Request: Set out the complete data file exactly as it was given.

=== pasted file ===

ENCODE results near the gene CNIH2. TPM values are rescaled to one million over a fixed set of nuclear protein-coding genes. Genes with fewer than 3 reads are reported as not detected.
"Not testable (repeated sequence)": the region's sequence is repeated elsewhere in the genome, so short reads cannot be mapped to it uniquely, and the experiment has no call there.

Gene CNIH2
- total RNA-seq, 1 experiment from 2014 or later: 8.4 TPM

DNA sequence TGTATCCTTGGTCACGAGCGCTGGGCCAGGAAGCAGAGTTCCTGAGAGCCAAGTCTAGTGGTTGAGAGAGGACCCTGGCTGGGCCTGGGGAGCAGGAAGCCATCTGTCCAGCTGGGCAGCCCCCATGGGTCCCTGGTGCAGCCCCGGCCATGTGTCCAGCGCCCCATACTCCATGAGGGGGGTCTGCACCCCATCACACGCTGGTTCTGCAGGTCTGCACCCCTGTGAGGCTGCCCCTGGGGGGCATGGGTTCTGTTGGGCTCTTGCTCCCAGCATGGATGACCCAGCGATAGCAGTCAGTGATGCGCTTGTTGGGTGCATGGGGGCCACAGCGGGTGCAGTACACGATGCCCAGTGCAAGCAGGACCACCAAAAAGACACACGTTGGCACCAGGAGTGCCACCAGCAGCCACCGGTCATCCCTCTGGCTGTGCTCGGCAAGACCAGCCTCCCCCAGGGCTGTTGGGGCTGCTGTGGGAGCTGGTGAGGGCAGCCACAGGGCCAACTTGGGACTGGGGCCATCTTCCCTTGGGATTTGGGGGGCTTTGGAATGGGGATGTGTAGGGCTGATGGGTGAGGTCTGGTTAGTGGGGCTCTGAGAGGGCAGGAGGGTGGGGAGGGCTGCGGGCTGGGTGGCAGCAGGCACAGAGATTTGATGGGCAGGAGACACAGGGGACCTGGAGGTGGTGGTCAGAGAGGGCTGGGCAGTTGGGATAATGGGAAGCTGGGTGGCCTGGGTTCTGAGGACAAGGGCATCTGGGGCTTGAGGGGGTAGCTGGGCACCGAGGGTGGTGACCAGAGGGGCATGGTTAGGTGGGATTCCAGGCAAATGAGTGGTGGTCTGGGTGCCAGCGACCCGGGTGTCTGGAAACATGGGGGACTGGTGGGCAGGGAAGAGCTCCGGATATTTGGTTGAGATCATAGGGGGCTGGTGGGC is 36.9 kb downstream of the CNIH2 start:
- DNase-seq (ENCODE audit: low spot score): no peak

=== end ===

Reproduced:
ENCODE results near the gene CNIH2. TPM values are rescaled to one million over a fixed set of nuclear protein-coding genes. Genes with fewer than 3 reads are reported as not detected.
"Not testable (repeated sequence)": the region's sequence is repeated elsewhere in the genome, so short reads cannot be mapped to it uniquely, and the experiment has no call there.

Gene CNIH2
- total RNA-seq, 1 experiment from 2014 or later: 8.4 TPM

DNA sequence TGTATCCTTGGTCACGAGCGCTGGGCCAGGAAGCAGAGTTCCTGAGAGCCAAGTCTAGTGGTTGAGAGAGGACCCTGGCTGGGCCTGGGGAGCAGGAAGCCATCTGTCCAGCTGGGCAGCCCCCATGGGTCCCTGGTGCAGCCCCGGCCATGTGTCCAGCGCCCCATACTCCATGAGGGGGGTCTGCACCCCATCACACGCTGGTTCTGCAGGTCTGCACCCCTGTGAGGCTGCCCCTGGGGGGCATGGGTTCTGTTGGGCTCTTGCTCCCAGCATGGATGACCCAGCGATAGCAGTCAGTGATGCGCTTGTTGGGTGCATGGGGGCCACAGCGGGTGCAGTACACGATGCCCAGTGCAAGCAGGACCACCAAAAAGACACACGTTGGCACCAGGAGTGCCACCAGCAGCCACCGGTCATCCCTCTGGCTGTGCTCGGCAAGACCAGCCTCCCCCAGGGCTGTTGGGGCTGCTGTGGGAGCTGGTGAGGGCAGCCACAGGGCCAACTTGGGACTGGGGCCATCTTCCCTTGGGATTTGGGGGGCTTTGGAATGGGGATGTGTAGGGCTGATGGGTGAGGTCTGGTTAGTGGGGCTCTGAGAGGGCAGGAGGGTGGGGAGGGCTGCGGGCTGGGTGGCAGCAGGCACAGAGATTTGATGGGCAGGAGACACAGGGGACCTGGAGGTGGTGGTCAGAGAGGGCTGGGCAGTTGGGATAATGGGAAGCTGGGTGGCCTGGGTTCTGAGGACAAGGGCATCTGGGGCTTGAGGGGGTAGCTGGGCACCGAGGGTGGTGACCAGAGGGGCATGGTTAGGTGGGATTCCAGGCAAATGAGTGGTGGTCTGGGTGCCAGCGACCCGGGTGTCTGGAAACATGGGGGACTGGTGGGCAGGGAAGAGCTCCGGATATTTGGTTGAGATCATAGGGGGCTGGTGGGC is 36.9 kb downstream of the CNIH2 start:
- DNase-seq (ENCODE audit: low spot score): no peak